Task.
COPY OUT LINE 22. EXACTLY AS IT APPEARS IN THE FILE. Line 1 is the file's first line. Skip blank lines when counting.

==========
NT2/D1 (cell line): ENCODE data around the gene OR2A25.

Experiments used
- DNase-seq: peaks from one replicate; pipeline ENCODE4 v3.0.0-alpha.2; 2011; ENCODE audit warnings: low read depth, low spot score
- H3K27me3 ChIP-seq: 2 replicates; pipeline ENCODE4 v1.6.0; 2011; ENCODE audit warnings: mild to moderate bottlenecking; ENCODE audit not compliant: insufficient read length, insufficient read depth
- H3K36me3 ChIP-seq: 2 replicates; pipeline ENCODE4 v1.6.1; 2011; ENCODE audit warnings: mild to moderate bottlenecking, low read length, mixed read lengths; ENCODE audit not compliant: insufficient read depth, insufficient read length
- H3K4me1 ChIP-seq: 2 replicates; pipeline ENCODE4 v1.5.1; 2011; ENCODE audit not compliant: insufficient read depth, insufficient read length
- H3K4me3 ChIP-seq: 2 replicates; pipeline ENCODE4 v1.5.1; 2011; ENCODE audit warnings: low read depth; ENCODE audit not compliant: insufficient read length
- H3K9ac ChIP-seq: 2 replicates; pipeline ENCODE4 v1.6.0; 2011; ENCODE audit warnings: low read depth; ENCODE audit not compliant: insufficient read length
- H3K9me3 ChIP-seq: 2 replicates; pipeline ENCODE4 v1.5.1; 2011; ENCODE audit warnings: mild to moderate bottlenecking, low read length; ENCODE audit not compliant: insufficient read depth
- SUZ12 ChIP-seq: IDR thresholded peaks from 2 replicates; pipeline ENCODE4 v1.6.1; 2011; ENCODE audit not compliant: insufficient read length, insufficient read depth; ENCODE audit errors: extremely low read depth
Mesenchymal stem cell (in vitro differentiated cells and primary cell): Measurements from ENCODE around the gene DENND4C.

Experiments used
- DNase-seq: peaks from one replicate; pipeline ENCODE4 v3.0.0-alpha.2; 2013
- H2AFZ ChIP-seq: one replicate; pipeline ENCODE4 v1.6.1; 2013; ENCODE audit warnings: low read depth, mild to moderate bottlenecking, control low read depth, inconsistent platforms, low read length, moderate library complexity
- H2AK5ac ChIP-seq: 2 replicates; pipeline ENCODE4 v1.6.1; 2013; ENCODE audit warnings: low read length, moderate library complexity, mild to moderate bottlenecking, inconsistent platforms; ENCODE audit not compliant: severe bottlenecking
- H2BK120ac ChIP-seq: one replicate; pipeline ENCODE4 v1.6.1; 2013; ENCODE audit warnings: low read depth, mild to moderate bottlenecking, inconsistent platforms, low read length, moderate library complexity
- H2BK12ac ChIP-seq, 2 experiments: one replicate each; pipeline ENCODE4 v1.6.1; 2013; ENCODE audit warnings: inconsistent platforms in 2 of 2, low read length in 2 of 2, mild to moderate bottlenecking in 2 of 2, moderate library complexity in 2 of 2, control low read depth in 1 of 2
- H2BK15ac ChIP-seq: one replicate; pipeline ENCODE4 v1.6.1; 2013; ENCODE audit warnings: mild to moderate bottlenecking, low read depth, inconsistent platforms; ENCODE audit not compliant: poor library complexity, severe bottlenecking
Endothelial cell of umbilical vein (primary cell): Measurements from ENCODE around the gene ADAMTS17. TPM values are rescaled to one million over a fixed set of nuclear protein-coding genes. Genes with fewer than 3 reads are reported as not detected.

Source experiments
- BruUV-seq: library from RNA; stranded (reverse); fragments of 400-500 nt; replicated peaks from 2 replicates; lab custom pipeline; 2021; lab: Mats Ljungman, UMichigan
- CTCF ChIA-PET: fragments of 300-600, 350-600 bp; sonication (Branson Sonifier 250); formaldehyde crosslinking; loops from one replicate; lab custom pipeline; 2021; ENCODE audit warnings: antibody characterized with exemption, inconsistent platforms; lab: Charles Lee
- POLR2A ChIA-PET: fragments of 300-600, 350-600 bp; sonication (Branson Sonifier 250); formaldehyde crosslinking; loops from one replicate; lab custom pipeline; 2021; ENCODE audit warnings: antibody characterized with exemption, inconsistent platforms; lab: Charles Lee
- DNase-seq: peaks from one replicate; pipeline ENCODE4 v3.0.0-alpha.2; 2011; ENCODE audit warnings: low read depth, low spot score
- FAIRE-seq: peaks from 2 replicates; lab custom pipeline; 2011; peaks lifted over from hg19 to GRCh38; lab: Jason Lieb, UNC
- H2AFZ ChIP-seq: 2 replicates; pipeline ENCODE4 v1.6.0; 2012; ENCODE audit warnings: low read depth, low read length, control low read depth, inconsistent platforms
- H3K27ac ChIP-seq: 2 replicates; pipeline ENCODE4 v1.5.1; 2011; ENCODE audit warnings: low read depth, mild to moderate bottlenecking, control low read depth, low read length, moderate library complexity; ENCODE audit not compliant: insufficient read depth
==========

- CTCF ChIA-PET: fragments of 300-600, 350-600 bp; sonication (Branson Sonifier 250); formaldehyde crosslinking; loops from one replicate; lab custom pipeline; 2021; ENCODE audit warnings: antibody characterized with exemption, inconsistent platforms; lab: Charles Lee